Both cannabis and massage therapy are proven to impact the endocannabinoid system in different ways, and the endocannabinoid system may have some kind of a role in PTSD. If Walsh’s findings are validated by further research, it would open up potential avenues of exploration for the role of cannabis in massage therapy.

“I’m curious as to whether there’s a connection to the pain aspect,” Walsh says. “Pain has bottom-up and top-down components. There’s bottom up, where messages are going to the brain and being interpreted as pain. But there’s also the top-down system where the brain regulates pain signals. That’s why things like anxiety and depression make pain worse.”

Walsh says that cannabis may reduce anxiety, which could have implications with respect to pain management and massage. One 2014 systematic review found that massage therapy increased serum anandamide concentrations in participants by 168 percent. (2) Anandamide is one of the many endocannabinoids – endogenous neurotransmitters that bind to cannabinoid receptors in the brain and regulate neurotransmission. Anandamide and THC have similar chemical structures, which is why they produce similar effects in humans. Both cannabis and massage therapy have separately been found to increase anandamide concentrations in the brain, which raises the question as to whether incorporation of cannabis therapy into massage would have an additive or synergistic effect.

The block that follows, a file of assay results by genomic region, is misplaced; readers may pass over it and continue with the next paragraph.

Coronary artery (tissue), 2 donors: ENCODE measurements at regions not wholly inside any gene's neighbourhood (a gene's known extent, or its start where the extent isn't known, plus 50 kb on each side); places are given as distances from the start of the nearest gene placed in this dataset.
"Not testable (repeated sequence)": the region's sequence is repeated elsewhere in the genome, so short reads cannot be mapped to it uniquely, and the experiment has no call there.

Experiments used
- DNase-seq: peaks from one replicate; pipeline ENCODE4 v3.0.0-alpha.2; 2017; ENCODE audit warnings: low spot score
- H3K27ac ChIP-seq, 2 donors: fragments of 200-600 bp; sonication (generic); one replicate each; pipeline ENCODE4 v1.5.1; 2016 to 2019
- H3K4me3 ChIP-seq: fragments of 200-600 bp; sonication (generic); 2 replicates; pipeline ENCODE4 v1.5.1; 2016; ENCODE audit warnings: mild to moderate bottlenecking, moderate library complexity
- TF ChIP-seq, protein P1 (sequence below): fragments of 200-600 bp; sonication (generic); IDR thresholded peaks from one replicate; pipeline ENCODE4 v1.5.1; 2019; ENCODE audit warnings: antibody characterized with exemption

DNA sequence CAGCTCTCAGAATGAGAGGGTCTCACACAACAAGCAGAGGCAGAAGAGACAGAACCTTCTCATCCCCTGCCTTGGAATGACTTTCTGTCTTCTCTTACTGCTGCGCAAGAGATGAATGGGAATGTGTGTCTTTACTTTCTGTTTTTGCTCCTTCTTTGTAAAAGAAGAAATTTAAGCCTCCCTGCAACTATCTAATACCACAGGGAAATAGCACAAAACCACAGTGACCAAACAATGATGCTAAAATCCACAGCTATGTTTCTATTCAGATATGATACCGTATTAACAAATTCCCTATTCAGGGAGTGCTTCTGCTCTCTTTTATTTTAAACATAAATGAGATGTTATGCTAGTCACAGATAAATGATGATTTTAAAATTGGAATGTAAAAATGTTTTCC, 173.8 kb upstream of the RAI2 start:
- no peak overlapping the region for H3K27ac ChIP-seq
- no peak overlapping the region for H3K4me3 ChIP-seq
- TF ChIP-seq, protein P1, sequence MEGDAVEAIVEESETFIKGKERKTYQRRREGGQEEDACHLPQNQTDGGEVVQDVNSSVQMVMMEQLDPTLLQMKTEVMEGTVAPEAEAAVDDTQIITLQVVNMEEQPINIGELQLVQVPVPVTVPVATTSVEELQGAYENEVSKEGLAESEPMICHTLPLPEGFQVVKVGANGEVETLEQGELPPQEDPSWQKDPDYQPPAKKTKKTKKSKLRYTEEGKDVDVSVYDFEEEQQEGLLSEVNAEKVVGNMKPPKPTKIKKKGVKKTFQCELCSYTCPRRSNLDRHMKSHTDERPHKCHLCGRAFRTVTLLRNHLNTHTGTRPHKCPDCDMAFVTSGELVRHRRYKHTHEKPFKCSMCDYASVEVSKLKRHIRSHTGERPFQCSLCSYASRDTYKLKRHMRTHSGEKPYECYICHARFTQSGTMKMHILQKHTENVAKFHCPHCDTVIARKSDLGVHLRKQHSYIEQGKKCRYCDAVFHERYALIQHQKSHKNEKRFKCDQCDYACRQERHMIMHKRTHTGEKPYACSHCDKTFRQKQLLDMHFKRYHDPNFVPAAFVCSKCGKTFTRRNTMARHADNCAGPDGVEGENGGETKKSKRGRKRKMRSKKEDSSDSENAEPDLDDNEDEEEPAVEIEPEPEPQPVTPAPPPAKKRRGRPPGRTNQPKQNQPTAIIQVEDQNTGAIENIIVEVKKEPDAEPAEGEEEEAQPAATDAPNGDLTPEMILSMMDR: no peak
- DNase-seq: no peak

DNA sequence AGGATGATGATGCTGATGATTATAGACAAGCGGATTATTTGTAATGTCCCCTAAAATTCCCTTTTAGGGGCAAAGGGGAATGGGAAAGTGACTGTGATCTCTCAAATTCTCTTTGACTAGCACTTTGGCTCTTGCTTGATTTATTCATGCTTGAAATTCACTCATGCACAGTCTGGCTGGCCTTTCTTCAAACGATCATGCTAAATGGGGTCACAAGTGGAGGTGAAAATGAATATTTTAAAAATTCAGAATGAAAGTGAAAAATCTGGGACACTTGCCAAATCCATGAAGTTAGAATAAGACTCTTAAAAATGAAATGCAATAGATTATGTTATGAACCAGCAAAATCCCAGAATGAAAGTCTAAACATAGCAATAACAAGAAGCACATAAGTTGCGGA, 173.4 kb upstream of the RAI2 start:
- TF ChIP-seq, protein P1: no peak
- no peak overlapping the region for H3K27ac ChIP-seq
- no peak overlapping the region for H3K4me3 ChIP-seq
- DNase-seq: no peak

Topicals Pose Low Risk, But More Research is Needed
When it comes to cannabis, risks are always a concern. While there are certain cardiovascular health risks associated with smoking or vaping cannabis – or any plant material, for that matter – topicals are an entirely different animal. Walsh says that the psychological risks of CBD topicals are minimal, although he understands why Canada’s massage therapy colleges are reluctant to even discuss CBD.

“I can only speak to the psychological side of [CBD’s potential risks],” Walsh says. “I can’t imagine that a CBD topical would have any horrifically bad risks. Psychologically, the risks are quite minimal.”

Other medical experts tend to agree. According to Harvard Health Publishing Contributing Editor Peter Grinspoon, MD, the known side effects of CBD include nausea, fatigue, and irritability. Grinspoon also says that CBD may interact with Coumadin to increase the presence of the medication in the blood.(3) Meanwhile, Brent Bauer, MD, Director of Complementary and Integrative Medicine at the Mayo Clinic, says that while CBD can cause side effects like dry mouth or reduced appetite, the compound is frequently well tolerated. (4)

Furthermore, the compound doesn’t appear to be habit-forming. CBD doesn’t cause the same “high” that THC causes, and in fact, CBD appears to counteract the intoxicating effects of THC, according to the Government of Canada. (5)